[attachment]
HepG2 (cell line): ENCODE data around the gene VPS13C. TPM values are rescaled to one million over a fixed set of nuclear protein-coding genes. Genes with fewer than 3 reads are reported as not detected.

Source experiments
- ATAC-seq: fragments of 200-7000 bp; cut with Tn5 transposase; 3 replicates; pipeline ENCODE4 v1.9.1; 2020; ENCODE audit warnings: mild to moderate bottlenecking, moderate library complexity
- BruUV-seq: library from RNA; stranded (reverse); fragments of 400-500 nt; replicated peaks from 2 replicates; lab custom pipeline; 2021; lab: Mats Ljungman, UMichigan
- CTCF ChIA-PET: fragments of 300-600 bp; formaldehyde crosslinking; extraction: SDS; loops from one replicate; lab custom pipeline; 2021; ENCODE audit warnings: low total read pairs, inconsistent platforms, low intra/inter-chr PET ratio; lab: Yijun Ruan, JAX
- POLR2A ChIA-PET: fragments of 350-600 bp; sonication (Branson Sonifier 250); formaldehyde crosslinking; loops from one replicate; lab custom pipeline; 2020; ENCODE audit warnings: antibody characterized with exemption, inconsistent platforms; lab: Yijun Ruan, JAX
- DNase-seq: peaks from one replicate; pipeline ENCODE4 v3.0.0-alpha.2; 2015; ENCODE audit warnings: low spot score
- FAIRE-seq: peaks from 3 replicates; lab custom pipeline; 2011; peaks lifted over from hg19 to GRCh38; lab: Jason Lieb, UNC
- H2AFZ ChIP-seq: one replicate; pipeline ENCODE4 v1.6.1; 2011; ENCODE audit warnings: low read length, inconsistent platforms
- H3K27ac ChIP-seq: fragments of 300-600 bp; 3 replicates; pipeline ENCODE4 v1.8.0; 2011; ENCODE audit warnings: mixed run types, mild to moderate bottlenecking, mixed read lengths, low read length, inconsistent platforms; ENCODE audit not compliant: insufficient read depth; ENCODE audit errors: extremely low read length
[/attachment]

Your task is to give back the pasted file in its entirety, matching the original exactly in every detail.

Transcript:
HepG2 (cell line): ENCODE data around the gene VPS13C. TPM values are rescaled to one million over a fixed set of nuclear protein-coding genes. Genes with fewer than 3 reads are reported as not detected.

Source experiments
- ATAC-seq: fragments of 200-7000 bp; cut with Tn5 transposase; 3 replicates; pipeline ENCODE4 v1.9.1; 2020; ENCODE audit warnings: mild to moderate bottlenecking, moderate library complexity
- BruUV-seq: library from RNA; stranded (reverse); fragments of 400-500 nt; replicated peaks from 2 replicates; lab custom pipeline; 2021; lab: Mats Ljungman, UMichigan
- CTCF ChIA-PET: fragments of 300-600 bp; formaldehyde crosslinking; extraction: SDS; loops from one replicate; lab custom pipeline; 2021; ENCODE audit warnings: low total read pairs, inconsistent platforms, low intra/inter-chr PET ratio; lab: Yijun Ruan, JAX
- POLR2A ChIA-PET: fragments of 350-600 bp; sonication (Branson Sonifier 250); formaldehyde crosslinking; loops from one replicate; lab custom pipeline; 2020; ENCODE audit warnings: antibody characterized with exemption, inconsistent platforms; lab: Yijun Ruan, JAX
- DNase-seq: peaks from one replicate; pipeline ENCODE4 v3.0.0-alpha.2; 2015; ENCODE audit warnings: low spot score
- FAIRE-seq: peaks from 3 replicates; lab custom pipeline; 2011; peaks lifted over from hg19 to GRCh38; lab: Jason Lieb, UNC
- H2AFZ ChIP-seq: one replicate; pipeline ENCODE4 v1.6.1; 2011; ENCODE audit warnings: low read length, inconsistent platforms
- H3K27ac ChIP-seq: fragments of 300-600 bp; 3 replicates; pipeline ENCODE4 v1.8.0; 2011; ENCODE audit warnings: mixed run types, mild to moderate bottlenecking, mixed read lengths, low read length, inconsistent platforms; ENCODE audit not compliant: insufficient read depth; ENCODE audit errors: extremely low read length